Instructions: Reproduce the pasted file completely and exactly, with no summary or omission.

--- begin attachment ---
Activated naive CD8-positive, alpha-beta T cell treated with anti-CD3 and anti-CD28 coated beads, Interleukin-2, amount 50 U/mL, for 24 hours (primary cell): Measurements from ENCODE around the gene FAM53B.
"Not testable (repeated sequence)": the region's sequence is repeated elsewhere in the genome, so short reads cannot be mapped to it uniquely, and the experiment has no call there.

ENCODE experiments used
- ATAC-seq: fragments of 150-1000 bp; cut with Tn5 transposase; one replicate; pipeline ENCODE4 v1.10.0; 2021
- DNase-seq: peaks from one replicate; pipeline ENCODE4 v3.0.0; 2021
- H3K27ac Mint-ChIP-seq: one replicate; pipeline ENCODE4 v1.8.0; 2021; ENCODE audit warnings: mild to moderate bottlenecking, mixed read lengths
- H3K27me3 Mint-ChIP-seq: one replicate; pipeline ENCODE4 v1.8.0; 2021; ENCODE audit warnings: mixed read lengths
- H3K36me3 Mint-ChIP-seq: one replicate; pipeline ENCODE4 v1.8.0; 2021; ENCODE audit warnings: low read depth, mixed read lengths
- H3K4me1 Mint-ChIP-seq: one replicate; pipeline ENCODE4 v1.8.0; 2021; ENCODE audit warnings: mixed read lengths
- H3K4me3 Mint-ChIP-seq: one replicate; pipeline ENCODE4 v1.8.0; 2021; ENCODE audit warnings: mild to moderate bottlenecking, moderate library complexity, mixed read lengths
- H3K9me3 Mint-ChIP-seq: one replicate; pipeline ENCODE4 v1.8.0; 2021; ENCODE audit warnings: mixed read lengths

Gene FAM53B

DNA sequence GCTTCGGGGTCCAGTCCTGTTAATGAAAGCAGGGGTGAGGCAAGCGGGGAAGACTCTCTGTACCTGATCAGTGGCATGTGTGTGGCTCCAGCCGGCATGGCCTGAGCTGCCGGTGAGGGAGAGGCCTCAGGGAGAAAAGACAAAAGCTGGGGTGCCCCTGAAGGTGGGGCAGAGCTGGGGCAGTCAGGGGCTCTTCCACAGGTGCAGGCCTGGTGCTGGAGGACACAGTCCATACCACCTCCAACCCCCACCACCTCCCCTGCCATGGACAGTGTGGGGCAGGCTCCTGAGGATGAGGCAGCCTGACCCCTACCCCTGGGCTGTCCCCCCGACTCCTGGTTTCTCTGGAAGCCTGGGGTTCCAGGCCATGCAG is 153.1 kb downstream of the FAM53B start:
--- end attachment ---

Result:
Activated naive CD8-positive, alpha-beta T cell treated with anti-CD3 and anti-CD28 coated beads, Interleukin-2, amount 50 U/mL, for 24 hours (primary cell): Measurements from ENCODE around the gene FAM53B.
"Not testable (repeated sequence)": the region's sequence is repeated elsewhere in the genome, so short reads cannot be mapped to it uniquely, and the experiment has no call there.

ENCODE experiments used
- ATAC-seq: fragments of 150-1000 bp; cut with Tn5 transposase; one replicate; pipeline ENCODE4 v1.10.0; 2021
- DNase-seq: peaks from one replicate; pipeline ENCODE4 v3.0.0; 2021
- H3K27ac Mint-ChIP-seq: one replicate; pipeline ENCODE4 v1.8.0; 2021; ENCODE audit warnings: mild to moderate bottlenecking, mixed read lengths
- H3K27me3 Mint-ChIP-seq: one replicate; pipeline ENCODE4 v1.8.0; 2021; ENCODE audit warnings: mixed read lengths
- H3K36me3 Mint-ChIP-seq: one replicate; pipeline ENCODE4 v1.8.0; 2021; ENCODE audit warnings: low read depth, mixed read lengths
- H3K4me1 Mint-ChIP-seq: one replicate; pipeline ENCODE4 v1.8.0; 2021; ENCODE audit warnings: mixed read lengths
- H3K4me3 Mint-ChIP-seq: one replicate; pipeline ENCODE4 v1.8.0; 2021; ENCODE audit warnings: mild to moderate bottlenecking, moderate library complexity, mixed read lengths
- H3K9me3 Mint-ChIP-seq: one replicate; pipeline ENCODE4 v1.8.0; 2021; ENCODE audit warnings: mixed read lengths

Gene FAM53B

DNA sequence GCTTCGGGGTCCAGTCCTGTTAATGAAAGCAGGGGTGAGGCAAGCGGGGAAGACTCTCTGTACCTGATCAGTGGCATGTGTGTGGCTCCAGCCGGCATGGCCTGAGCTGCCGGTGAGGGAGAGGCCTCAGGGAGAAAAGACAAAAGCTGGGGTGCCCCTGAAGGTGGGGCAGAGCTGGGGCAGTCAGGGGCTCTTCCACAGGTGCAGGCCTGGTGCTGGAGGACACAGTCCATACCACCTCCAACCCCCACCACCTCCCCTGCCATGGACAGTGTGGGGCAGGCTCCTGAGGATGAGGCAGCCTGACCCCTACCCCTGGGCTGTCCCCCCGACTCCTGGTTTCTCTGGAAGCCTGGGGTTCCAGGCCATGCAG is 153.1 kb downstream of the FAM53B start: